Chemistry Stack Exchange is a question and answer site for scientists, academics, teachers and students. It's 100% free, no registration required.

Sign up
Here's how it works:
  1. Anybody can ask a question
  2. Anybody can answer
  3. The best answers are voted up and rise to the top

Which materials or compounds expand in response to cold temperatures? This material or compound should expand at a slow (but constant rate), from about 0–20 months when in the following temperature range −25 °C to −10 °C. Also, the compound should not react with plastic or be toxic to humans or environment.

Please explain why the compound does this as well.

share|improve this question

migrated from physics.stackexchange.com Dec 16 '12 at 8:51

This question came from our site for active researchers, academics and students of physics.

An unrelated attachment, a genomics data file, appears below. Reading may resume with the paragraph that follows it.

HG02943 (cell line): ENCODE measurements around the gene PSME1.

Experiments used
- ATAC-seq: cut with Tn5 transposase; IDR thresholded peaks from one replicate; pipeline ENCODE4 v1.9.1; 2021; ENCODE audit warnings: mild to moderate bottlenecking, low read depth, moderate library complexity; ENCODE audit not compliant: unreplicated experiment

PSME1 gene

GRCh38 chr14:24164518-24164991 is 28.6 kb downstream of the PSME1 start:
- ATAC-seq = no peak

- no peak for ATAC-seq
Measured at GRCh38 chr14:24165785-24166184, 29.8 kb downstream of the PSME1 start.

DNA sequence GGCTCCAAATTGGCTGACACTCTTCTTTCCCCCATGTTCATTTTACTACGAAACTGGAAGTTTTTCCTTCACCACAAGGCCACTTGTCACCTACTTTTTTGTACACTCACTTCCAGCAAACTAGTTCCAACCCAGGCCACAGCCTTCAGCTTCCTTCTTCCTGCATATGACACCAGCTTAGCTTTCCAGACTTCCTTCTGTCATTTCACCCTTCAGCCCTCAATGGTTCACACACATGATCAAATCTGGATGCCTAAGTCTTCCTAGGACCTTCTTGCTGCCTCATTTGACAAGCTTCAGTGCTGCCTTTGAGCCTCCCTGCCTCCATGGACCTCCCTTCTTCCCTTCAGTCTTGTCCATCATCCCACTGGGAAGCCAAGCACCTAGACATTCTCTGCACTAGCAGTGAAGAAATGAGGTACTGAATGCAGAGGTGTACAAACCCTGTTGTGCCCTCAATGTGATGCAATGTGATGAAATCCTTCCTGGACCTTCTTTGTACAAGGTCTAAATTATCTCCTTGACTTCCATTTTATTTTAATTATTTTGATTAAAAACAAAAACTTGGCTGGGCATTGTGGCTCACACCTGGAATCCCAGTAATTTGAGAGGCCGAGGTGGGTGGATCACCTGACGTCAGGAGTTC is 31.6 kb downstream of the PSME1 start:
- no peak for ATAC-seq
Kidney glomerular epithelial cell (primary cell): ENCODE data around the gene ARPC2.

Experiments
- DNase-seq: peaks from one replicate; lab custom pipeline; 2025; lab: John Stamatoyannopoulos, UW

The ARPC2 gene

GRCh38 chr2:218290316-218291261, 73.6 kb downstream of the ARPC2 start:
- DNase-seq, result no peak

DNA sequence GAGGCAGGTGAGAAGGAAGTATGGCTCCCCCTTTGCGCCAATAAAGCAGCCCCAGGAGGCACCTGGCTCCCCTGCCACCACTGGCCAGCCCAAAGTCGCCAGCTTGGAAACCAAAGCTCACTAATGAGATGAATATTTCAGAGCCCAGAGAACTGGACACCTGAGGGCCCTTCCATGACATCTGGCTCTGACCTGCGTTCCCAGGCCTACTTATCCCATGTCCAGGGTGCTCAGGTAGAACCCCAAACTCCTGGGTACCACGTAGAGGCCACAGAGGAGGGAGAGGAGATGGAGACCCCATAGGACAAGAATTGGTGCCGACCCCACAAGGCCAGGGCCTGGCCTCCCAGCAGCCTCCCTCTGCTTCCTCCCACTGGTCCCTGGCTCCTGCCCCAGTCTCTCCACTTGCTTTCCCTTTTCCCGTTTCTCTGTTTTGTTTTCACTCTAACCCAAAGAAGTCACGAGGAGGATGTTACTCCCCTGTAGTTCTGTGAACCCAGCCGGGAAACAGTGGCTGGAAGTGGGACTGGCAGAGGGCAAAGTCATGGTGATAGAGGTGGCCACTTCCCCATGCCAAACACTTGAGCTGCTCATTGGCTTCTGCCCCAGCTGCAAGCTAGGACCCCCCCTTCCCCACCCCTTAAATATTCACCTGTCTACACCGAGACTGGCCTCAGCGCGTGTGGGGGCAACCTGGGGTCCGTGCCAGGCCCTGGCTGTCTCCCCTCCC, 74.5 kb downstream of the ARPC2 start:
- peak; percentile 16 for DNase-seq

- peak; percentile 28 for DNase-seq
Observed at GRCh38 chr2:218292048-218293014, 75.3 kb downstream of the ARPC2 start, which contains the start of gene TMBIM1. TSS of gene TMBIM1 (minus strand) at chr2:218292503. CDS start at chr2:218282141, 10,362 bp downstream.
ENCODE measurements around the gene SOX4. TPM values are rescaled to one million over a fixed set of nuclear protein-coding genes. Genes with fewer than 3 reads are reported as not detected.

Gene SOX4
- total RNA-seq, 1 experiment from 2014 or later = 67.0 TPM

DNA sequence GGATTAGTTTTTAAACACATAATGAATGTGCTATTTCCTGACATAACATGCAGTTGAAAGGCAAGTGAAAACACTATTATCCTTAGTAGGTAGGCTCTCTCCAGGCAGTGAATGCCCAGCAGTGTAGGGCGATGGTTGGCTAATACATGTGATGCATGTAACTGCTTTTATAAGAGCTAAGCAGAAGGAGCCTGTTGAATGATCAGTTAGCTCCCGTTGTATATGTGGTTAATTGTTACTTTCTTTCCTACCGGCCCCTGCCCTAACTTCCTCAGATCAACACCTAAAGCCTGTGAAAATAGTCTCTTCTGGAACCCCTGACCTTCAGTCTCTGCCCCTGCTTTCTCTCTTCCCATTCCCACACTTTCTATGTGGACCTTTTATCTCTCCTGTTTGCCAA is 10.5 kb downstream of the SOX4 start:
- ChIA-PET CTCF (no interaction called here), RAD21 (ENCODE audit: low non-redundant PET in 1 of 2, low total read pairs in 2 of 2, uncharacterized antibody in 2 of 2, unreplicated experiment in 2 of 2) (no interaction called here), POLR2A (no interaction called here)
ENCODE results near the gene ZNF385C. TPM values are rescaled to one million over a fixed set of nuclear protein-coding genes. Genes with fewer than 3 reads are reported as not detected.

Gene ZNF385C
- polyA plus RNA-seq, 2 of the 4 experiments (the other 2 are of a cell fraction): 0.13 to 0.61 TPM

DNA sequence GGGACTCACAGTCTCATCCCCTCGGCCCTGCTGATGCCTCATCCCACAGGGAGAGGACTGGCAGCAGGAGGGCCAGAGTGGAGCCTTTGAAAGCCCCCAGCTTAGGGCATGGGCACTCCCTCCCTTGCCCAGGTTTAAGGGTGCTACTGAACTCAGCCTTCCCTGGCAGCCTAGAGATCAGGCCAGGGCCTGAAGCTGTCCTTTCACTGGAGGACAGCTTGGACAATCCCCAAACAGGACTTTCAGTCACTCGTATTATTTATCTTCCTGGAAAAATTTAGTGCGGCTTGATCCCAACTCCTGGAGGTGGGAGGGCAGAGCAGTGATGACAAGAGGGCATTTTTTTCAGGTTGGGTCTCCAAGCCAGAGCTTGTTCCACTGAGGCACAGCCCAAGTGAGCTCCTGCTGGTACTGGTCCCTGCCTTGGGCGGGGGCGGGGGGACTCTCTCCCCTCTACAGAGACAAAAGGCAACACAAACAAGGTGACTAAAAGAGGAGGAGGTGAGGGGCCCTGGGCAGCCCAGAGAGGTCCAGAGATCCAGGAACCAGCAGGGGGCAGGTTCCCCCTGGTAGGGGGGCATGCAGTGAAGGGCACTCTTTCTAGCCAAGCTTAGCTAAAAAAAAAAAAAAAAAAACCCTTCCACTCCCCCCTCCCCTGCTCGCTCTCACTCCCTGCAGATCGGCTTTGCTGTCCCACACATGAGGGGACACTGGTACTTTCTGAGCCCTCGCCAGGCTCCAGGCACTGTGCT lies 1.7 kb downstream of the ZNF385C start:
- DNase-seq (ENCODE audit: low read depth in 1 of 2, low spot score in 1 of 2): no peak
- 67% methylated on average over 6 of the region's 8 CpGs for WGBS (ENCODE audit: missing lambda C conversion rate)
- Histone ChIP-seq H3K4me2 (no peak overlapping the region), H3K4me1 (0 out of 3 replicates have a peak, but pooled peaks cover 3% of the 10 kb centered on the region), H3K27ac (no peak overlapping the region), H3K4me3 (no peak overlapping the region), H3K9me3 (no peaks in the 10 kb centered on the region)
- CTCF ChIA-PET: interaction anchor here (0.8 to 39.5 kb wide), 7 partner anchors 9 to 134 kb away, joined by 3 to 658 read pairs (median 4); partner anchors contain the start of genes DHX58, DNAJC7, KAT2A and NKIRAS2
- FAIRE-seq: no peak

2  
This seems to me to be a chemistry question. I found one compound pubs.acs.org/doi/abs/10.1021/ja106711v , Cubic ScF3 from the references in the wiki article en.wikipedia.org/wiki/… – anna v Nov 13 '12 at 20:49
2  
Isn't the typical example is water and ice? – m0nhawk Dec 16 '12 at 8:55

In old time printing using type, the alloy used for the type was designed to have a zero coefficient of thermal expansion over a wide range so that they type did not change shape when cast at a high temperature and then cooled off.

It is very likely that slight modifications of that formula would yield an alloy with either a positive or negative thermal coefficient.

share|improve this answer

Perhaps one of the most studied materials to exhibit negative thermal expansion is Cubic Zirconium Tungstate (ZrW2O8).

share|improve this answer

Your Answer

 
discard

By posting your answer, you agree to the privacy policy and terms of service.